In a report made to the Holy See on April 6, 1613, the Brussels Internuncio, Monsignor (later Cardinal) Guido Bentivoglio (1579-1644), provided his view of the state of Catholicism in Ireland. Monsignor John Hagan (1873-1930), rector of the Pontifical Irish College, Rome reproduced the original report in Italian, but helpfully included a summary of its main points in English. Bentivoglio reported that the Catholic population were 'nearly all openly professing their religion', that 'the English penal laws were not enforced' even if 'externally Protestantism is in the ascendancy, all the Archbishoprics and bishoprics being in the hands of the heretics.' He then goes on to give the reasons why Ireland has rejected the Reformation:
The people have preserved the faith because naturally inclined to it; always attached to the Holy See; always hating the English; always opposed to novelty and tenacious of old customs. Heresy introduced by violence and against their wish...Hagan, J. “Miscellanea Vaticano-Hibernica, 1580-1631.” Archivium Hibernicum, vol. 3, 1914, pp. 227–365 at p.300. JSTOR, www.jstor.org/stable/25485477.
I think it would be fair to say that these points are still the ones discussed by historians of the Reformation today. The concept of the Irish having a 'natural inclination' to Catholicism is an interesting one, especially since today it is commonplace to hear that everything "is in our DNA". An historian, however, can make the case that an overwhelmingly rural society with few large towns or cities is indeed more naturally predisposed to conservatism, without having to reference human genetic code. In Britain the 'new learning' of the Reformation was avidly discussed in intellectual circles at universities but Ireland did not have a university of its own until 1592 when Trinity College was founded. In regards to the attachment to the Holy See, a modern historian of the Dominican order in Ireland has made this point:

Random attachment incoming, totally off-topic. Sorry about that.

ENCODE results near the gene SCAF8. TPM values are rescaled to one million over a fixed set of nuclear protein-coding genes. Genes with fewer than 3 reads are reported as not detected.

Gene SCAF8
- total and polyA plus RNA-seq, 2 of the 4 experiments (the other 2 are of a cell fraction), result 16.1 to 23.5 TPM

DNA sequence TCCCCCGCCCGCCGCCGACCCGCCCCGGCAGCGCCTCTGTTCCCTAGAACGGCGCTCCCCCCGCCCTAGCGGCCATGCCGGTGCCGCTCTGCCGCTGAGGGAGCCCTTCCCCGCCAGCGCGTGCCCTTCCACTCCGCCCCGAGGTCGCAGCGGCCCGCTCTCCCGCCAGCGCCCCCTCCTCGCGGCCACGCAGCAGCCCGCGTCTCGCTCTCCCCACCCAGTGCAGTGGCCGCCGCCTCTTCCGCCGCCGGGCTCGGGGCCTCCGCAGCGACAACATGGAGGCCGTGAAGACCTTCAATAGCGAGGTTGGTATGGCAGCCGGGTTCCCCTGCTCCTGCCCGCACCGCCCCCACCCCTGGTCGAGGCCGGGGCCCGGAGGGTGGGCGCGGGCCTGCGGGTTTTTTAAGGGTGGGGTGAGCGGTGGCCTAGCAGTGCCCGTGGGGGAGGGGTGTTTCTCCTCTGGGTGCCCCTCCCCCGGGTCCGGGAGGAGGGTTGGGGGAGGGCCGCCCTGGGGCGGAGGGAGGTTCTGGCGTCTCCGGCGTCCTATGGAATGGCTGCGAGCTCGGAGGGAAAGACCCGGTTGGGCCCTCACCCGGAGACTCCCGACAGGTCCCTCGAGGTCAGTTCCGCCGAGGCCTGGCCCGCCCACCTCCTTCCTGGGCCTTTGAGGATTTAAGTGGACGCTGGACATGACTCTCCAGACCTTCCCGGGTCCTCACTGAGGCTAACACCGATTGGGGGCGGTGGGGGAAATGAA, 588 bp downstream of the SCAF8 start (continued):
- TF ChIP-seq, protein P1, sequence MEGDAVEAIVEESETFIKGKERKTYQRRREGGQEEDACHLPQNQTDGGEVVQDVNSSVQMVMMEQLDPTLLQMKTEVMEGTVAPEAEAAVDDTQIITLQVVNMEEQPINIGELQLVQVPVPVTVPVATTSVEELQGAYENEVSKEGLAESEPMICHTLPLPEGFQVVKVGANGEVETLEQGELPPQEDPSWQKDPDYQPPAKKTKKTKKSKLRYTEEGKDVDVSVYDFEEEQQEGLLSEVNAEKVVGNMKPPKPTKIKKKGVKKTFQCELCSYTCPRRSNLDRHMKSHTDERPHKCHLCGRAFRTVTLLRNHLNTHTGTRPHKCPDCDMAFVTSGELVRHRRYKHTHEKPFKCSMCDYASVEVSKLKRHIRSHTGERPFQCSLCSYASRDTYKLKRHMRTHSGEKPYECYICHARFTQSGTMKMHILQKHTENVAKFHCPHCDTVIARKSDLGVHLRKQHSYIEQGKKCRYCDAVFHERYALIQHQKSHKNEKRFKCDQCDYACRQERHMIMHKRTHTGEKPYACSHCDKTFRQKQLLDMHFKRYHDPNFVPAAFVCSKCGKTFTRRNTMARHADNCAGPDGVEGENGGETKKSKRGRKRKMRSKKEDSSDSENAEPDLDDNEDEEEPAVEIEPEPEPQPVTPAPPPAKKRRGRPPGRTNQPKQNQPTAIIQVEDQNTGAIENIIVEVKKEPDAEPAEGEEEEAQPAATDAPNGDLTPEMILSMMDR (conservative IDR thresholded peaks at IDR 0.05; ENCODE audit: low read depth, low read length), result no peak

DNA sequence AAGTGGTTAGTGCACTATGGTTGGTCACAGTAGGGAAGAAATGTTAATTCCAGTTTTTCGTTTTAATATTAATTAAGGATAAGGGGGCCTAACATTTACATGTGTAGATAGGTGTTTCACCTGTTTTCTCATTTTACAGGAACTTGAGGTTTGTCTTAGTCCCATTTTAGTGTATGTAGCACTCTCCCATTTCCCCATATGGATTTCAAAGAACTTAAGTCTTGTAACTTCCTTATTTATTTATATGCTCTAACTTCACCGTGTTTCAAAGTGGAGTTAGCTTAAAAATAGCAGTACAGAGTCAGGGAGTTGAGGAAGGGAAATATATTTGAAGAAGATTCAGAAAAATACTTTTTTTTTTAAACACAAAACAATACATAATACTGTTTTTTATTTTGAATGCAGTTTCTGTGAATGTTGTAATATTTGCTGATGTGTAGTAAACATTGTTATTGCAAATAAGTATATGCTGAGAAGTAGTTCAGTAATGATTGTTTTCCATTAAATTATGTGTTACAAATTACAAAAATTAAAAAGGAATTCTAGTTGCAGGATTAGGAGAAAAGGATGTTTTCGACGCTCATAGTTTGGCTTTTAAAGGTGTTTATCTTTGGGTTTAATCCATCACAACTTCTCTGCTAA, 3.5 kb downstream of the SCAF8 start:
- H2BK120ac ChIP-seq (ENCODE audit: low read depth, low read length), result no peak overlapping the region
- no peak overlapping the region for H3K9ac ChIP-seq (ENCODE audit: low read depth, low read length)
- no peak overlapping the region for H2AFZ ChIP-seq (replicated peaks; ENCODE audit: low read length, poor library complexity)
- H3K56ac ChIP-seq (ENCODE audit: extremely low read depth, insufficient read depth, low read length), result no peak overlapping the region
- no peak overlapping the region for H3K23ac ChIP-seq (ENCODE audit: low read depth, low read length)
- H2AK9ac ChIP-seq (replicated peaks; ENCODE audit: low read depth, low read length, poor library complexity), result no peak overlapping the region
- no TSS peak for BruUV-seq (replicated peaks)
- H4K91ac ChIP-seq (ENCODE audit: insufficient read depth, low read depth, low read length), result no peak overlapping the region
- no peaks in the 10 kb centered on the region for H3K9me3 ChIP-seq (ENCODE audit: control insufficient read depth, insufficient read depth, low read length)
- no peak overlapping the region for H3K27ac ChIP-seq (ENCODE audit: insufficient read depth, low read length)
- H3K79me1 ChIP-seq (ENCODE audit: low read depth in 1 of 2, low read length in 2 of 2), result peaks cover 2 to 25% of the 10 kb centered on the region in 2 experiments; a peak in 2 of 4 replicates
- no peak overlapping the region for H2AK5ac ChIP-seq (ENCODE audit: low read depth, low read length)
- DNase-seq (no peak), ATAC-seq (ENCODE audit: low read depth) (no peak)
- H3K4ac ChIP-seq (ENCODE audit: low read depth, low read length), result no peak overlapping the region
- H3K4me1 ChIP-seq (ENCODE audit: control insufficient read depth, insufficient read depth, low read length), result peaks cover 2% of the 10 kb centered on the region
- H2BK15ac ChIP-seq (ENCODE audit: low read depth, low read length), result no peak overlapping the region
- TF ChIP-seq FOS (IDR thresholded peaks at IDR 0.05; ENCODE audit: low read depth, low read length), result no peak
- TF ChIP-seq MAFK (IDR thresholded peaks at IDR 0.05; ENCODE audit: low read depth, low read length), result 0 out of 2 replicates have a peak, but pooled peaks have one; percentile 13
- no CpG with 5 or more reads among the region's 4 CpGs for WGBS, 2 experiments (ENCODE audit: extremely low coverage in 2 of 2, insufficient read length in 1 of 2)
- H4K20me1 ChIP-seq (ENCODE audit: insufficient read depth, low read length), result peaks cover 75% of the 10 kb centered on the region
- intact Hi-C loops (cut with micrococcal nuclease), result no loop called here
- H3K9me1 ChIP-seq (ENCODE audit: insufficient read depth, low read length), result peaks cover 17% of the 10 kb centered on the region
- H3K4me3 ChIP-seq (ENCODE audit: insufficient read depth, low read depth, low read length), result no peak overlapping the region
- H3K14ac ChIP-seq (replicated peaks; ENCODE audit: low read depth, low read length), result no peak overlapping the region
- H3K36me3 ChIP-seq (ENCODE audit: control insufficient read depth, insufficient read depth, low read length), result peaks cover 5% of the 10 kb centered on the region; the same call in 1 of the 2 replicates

Both Anglo-Irish and Gaelic Irish reverenced the papacy and perceived it positively as a force in halting the English crown's ecclesiastical encroachments. So often in fact, did they make direct appeal to Rome that they were, on occasion, bitterly castigated as Rome-runners.Thomas S. Flynn O.P. , The Irish Dominicans 1536-1641 (Dublin, 1993), p.21
The colonial relationship between England and Ireland was also a factor as was the reality that the Reformation was linked to Anglicization and thus viewed as an alien imposition from without. As far as opposition to novelty and the holding on to old customs is concerned, it is perhaps worth reflecting that it wasn't just Protestant ministers who despaired of ever weaning the natives from their attachment to medieval religious practices and traditional customs. For Catholic missionaries returning from the Continent full of reforming Tridentine zeal made the same complaint. And finally, there is no doubt that the fact that the Reformation was accompanied by military conquest and destruction was indeed yet another factor in its rejection. There is no evidence of a demand for Reformation among the Irish themselves, so Cardinal Bentivoglio's observation that it was introduced against their wish also has merit. Overall, his analysis from four centuries ago still has a relevance to the modern debate on the reasons why Ireland rejected the Reformation.
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